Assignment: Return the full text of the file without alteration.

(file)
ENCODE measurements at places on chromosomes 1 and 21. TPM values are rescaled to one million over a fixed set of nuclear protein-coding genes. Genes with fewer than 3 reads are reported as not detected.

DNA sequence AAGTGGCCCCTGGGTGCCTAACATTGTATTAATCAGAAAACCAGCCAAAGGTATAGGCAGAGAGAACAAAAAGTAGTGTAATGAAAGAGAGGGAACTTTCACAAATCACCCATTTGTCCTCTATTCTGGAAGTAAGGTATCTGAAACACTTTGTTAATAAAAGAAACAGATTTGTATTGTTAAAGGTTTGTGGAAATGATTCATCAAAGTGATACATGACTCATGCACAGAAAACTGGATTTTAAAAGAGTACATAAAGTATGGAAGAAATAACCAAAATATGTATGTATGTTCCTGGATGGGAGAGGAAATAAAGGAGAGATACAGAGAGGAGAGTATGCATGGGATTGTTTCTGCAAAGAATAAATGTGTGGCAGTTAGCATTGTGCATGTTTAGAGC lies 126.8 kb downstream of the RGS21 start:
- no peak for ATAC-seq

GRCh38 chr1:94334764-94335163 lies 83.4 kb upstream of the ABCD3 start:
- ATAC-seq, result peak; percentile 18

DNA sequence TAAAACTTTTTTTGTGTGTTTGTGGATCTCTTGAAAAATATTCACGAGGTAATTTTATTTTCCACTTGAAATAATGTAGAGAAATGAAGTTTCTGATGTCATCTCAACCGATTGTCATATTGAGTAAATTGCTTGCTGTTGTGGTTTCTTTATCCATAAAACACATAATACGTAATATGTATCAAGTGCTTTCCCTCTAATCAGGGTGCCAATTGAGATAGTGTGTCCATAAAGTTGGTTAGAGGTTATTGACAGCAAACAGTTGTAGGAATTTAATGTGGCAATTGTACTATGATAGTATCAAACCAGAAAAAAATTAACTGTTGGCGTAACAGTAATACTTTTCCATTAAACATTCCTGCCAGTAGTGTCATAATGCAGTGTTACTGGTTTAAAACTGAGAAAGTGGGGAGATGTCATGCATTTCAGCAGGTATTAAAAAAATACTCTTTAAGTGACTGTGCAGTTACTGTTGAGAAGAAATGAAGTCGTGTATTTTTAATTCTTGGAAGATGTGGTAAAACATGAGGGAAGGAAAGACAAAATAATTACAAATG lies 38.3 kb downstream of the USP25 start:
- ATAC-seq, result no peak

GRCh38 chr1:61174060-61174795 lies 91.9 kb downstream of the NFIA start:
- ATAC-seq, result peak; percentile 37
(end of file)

ENCODE measurements at places on chromosomes 1 and 21. TPM values are rescaled to one million over a fixed set of nuclear protein-coding genes. Genes with fewer than 3 reads are reported as not detected.

DNA sequence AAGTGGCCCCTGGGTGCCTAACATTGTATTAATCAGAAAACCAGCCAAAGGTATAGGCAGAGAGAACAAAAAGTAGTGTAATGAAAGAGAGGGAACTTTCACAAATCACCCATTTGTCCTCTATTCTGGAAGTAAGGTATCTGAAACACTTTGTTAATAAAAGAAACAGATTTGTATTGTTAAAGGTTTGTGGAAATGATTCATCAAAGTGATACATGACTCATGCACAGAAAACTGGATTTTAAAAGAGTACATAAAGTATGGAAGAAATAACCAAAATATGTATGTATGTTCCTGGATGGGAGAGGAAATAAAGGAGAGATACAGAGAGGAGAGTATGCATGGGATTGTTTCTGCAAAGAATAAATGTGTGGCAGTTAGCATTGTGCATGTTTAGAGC lies 126.8 kb downstream of the RGS21 start:
- no peak for ATAC-seq

GRCh38 chr1:94334764-94335163 lies 83.4 kb upstream of the ABCD3 start:
- ATAC-seq, result peak; percentile 18

DNA sequence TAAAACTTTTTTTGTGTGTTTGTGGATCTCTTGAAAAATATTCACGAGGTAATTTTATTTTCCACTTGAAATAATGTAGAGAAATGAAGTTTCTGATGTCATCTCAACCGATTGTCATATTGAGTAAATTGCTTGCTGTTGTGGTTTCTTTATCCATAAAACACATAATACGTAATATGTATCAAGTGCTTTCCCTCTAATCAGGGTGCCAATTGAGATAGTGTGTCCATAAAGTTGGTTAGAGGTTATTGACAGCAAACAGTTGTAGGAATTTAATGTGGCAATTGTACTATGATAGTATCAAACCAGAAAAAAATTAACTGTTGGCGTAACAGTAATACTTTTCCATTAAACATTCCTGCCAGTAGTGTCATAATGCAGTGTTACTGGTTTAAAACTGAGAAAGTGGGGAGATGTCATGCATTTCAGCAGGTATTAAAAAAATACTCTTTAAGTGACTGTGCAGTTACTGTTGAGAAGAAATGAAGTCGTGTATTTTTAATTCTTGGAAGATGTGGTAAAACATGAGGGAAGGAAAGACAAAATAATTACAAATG lies 38.3 kb downstream of the USP25 start:
- ATAC-seq, result no peak

GRCh38 chr1:61174060-61174795 lies 91.9 kb downstream of the NFIA start:
- ATAC-seq, result peak; percentile 37